Developing equanimity that remains steady under all circumstances whether favourable or hostile is a paramount teaching of the Gita. At the same time, cultivation of equanimity is indispensable for practising Karma Yoga. Attainment of liberated status of soul that remains unmoved by what happens in the outer life is the end of all yogic pursuits. This free status of self is attained when one develops the power to remain immersed in his inner life completely surrendered to the Divine. In case of Karma Yoga, one can perform actions in life as given to him by the Divine without being distracted by the outer life disturbances from his immersion in soul life.
Equanimity is difficult to attain, given constitution of human nature. We, the humans, are egoistic, emotional beings. We principally deal with the world emotionally as the power of reasoning is still a very weak force in our life.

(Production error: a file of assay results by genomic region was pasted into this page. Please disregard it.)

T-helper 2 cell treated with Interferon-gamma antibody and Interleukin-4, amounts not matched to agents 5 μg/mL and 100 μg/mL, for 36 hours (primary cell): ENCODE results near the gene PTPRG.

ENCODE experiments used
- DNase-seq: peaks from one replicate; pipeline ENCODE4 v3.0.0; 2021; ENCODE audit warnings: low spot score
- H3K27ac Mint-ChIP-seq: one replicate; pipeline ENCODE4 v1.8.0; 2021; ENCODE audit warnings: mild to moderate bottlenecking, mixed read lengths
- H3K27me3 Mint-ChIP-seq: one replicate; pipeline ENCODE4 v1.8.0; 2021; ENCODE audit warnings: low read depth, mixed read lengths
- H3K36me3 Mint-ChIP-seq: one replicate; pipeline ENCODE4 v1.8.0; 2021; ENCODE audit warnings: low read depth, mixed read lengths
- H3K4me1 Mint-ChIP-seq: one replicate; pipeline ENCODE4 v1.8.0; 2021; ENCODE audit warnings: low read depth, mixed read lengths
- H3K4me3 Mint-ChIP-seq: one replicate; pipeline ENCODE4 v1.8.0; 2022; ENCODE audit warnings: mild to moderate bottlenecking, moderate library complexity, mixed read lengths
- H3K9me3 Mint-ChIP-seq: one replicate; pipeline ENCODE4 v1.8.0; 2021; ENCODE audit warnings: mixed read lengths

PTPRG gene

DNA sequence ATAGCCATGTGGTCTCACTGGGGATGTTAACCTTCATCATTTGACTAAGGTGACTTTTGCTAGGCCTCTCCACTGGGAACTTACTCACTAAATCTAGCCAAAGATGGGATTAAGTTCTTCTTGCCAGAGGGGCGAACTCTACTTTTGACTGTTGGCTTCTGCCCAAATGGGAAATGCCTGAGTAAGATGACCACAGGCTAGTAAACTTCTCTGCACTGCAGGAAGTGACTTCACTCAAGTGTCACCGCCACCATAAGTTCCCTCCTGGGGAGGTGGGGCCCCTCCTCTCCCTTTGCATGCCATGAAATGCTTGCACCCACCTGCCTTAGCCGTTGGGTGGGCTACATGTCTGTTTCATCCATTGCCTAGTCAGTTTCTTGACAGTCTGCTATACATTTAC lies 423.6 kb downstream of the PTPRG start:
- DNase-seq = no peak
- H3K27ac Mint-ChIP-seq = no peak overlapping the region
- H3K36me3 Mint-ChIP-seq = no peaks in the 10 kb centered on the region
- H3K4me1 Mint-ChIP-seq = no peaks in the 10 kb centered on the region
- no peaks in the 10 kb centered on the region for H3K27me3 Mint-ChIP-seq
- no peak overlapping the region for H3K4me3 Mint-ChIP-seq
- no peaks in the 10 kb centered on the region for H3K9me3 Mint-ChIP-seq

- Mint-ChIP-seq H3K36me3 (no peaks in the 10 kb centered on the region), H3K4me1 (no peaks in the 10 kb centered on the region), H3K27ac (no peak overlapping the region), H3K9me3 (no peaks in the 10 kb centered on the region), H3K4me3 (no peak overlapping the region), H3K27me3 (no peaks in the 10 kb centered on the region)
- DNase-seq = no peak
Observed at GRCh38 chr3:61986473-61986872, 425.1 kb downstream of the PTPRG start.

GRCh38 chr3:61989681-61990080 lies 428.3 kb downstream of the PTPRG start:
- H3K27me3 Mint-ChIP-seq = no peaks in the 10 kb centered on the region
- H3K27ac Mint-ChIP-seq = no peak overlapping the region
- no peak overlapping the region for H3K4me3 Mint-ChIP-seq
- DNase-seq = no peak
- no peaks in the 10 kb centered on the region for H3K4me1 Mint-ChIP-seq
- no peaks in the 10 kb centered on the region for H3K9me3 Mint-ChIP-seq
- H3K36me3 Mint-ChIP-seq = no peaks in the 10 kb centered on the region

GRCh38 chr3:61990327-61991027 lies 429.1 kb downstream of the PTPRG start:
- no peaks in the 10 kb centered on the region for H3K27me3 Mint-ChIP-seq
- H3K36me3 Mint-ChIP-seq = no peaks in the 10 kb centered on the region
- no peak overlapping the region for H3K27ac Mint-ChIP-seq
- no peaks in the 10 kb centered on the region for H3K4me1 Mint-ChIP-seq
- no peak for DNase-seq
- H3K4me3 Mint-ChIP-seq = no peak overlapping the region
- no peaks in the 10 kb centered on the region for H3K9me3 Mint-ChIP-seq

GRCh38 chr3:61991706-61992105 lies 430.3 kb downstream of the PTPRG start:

However, as we progress in yoga our detachment with life deepens. As we grow increasingly detached, the normal reactions to the life situations fall off from our nature and consequently, equanimity becomes stronger in us. The Gita says that true equanimity comes straight from the soul. Equanimity attained through mind is unstable.
Karma Yoga in its true sense cannot succeed if we fail to attain the free status of our self that is ever unmoved by the caprices of outer life. This free status of self is not affected in the least even if we are dynamically involved in multifarious activities of life.
The Gita is emphatic on the point that one cannot do yoga, much less Karma Yoga unless one acquires the power of conquering life’s normal reactions to pleasurable and painful situations, suffering and enjoyment, love and hatred etc. These are the dualities of life and one who practises yoga must be free from these dualities and relativities and remains settled unshakably in the yogic consciousness that does not grumble while suffering and does not rejoice while enjoying.